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Google CEO Sundar Pichai does not regret having fired James Damore



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Google CEO Sundar Pichai says he does not regret fired the former engineer who wrote a controversial memo about "biological" differences between women and mens .


James Martin / CNET

A former Google engineer, James Damore, wrote a 3,300-word contentious memorandum in August that argued that the gender gap in Silicon Valley is due in large part to the fact that women and men are "biologically" different. Days later, Google CEO Sundar Pichai fired Damore saying that the engineer violated company rules .

A followed by a firestorm .

Damore conducted a media tour saying he believed he had been fired from Google because his conservative political views did not align with the rest of the company. And Pichai had to cancel a company meeting with all hands after some employees expressed concern about being harassed online.

The controversy became the focus of a national debate about diversity (or lack of it) in Silicon Valley and the idea that the technology industry might be too politically correct.

Now, with a small distance of memo-gate, would Pichai do something different? Did not say.

"I regret that it has developed in a polarized way," Pichai said in a recording of the upcoming MSNBC and Recode "Revolution" television series in San Francisco on Friday.

But as for dismissing Damore, "I do not regret it," Pichai said.

On the stage with Pichai was YouTube's executive director, Susan Wojcicki, and agreed with Pichai that Damore violated Google's code of conduct. "I think it was the right decision," he said, adding that Damore's note caused him a lot of excitement.

"I worked in technology for a long time, to listen to this fundamental attack because of its biology … That was a really difficult statement to process," Wojcicki said. "I've spent a large part of my career trying to encourage women to get into technology and that seemed to have delayed us until now."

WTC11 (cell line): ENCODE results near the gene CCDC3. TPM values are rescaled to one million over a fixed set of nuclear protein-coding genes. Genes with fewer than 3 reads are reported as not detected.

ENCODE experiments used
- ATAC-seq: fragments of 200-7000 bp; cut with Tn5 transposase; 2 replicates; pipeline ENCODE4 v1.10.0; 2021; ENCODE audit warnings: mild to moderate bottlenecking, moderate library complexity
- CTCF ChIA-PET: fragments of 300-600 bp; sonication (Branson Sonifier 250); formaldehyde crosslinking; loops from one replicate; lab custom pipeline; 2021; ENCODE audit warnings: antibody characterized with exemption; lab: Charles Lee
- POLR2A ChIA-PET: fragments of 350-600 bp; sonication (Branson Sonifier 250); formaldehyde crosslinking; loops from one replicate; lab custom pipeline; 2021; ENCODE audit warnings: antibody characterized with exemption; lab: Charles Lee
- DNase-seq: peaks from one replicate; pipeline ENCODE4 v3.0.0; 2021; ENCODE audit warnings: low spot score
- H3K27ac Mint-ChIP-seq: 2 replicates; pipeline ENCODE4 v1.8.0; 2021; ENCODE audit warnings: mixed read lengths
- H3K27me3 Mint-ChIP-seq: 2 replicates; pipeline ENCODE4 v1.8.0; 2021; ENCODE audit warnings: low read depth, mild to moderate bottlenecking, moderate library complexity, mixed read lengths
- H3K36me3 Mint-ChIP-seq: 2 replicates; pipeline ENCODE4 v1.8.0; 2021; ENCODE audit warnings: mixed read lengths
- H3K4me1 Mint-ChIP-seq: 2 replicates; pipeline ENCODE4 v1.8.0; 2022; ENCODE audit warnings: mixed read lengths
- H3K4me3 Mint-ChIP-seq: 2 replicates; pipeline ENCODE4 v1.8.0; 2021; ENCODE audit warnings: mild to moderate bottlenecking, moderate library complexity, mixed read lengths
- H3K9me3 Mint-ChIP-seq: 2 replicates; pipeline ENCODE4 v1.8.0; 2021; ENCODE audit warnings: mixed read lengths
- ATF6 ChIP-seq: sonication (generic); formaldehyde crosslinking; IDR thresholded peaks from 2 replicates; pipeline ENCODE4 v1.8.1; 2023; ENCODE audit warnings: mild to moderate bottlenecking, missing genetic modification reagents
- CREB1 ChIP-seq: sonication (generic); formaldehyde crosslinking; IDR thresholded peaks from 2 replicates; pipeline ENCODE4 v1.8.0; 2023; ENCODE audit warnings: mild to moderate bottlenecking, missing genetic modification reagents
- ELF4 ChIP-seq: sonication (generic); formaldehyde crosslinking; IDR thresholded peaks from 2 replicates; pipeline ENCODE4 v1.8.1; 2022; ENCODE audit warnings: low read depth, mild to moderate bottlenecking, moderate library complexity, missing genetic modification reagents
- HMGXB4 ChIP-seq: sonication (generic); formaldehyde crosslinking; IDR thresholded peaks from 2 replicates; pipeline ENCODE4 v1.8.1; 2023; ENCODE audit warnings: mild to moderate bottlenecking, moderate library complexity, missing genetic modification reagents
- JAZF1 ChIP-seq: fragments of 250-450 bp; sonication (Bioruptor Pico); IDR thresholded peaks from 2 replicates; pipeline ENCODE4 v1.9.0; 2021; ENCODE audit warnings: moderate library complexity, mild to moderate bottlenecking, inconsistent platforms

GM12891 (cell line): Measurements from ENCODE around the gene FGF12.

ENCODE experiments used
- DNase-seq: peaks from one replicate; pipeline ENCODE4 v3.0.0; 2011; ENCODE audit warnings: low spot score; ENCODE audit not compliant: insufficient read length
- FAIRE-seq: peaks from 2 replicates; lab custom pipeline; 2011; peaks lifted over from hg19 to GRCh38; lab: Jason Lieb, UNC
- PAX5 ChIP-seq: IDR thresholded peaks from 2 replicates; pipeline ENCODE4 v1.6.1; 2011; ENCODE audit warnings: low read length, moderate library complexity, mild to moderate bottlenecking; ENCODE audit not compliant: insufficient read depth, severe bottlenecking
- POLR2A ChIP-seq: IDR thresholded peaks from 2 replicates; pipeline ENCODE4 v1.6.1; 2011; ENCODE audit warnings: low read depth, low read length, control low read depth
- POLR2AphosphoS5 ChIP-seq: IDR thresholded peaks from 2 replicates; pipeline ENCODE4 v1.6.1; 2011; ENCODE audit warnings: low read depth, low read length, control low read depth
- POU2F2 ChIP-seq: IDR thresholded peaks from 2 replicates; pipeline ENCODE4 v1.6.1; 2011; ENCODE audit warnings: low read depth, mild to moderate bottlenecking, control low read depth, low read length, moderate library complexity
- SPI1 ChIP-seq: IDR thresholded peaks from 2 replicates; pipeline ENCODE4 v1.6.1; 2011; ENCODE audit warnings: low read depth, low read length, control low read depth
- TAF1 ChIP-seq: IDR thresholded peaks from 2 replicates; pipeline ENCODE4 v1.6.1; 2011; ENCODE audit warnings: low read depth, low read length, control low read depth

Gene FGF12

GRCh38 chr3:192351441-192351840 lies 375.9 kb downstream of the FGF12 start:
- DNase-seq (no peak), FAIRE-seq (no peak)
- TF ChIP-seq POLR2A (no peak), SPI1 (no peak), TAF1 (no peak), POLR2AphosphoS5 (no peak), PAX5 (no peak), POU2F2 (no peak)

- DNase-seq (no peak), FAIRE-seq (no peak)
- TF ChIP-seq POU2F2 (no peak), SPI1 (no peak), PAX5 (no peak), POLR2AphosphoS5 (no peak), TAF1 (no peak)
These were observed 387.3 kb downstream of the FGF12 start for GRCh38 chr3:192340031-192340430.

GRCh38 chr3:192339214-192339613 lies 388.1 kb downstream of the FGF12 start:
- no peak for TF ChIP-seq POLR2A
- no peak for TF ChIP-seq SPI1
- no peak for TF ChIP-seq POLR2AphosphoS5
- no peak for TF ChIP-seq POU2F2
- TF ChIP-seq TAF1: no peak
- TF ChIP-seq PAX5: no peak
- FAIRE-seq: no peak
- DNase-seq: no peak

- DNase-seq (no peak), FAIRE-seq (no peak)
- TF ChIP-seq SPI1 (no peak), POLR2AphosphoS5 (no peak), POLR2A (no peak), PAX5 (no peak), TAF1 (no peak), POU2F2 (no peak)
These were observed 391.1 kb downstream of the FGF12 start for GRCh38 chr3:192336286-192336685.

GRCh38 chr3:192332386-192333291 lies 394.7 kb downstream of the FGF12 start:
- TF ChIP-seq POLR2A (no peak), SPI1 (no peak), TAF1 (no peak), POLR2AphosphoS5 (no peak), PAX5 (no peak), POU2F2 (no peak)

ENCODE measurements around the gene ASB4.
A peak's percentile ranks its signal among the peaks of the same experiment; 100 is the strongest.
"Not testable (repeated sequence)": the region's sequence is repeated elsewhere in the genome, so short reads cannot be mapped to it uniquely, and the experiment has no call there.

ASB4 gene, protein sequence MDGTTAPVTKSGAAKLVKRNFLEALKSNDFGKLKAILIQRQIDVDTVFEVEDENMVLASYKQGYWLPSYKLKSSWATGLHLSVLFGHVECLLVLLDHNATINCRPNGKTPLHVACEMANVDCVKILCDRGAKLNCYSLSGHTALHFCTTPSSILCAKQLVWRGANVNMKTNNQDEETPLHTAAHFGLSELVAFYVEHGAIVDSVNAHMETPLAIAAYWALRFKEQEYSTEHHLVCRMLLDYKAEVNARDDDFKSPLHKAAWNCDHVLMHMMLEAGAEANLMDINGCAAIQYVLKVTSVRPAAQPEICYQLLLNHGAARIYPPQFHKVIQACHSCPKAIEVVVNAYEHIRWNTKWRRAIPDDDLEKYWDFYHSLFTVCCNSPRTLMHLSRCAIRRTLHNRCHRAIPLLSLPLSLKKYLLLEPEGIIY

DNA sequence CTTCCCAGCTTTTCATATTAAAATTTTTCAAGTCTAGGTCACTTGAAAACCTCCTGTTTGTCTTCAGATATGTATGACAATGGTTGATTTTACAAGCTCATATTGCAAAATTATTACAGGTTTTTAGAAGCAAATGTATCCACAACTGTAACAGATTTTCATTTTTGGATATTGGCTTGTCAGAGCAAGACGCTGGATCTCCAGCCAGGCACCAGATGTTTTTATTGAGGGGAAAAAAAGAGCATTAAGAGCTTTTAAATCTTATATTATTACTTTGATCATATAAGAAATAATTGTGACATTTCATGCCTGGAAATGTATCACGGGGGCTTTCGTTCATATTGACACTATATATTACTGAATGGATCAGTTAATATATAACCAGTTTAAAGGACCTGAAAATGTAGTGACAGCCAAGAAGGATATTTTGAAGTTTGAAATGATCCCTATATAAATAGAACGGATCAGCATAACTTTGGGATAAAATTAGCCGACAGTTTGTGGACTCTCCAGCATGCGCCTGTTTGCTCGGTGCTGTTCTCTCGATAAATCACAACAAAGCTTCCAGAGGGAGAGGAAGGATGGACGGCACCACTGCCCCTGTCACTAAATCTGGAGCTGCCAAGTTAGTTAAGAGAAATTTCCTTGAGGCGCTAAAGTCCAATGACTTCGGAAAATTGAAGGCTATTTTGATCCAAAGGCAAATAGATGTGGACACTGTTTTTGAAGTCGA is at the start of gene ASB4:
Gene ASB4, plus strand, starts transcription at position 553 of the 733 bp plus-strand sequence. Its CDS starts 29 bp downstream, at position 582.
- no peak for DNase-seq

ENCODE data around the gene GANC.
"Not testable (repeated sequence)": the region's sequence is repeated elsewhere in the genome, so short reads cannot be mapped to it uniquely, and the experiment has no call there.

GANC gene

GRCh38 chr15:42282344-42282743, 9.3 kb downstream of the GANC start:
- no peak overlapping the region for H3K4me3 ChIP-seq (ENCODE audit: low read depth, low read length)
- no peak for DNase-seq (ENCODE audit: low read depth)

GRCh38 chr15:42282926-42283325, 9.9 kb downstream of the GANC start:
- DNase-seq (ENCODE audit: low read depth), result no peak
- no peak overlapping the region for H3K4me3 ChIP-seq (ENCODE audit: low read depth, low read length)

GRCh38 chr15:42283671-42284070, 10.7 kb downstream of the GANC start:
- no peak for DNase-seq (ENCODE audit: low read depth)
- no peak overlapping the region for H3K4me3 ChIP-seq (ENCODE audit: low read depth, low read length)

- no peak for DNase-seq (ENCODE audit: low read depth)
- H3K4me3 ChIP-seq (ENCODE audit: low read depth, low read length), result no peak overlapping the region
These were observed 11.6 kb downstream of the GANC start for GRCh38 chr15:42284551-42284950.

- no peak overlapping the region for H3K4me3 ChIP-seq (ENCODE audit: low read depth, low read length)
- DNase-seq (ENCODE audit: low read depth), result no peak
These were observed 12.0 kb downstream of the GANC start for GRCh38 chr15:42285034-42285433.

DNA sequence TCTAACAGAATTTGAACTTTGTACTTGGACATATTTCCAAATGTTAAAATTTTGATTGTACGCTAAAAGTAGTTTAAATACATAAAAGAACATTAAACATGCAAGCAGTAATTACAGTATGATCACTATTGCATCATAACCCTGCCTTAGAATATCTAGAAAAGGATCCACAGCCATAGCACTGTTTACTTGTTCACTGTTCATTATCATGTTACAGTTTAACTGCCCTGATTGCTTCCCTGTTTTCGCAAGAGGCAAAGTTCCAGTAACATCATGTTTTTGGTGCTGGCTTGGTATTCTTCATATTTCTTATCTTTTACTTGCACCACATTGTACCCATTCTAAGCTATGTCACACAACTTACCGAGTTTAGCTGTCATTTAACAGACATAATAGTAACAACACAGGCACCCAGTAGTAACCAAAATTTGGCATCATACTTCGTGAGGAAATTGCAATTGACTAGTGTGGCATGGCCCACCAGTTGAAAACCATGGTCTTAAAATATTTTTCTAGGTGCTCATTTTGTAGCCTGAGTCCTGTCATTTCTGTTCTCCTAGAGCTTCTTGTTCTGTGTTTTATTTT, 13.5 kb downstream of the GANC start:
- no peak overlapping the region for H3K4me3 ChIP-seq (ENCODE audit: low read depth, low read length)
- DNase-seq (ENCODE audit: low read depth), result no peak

Damore since filed a lawsuit against Google claiming the giant search discriminates again white men, men, conservatives. For its part, Google says it expects to defend itself in court.

Along with Damore and diversity in Silicon Valley, Pichai and Wojcicki also discussed the importance of artificial intelligence in technology, the need to have immigrants from all over the world. world working in technology companies of EE. UU and fighting against extremism and false news on the Internet. A full transmission of MSNBC and Recode "Revolution: Google and YouTube Changing the World" will be broadcast at 10:00 p.m. M. ET on Friday, January 26 at MSNBC.

Although most of the issues discussed during the event focused on the controversy, Pichai said he has a positive outlook for the following year.

"There is no better time to be born than today," he said. "And I'm very optimistic."

Resolving for XX: the industry seeks to overcome obsolete ideas about "women in technology".

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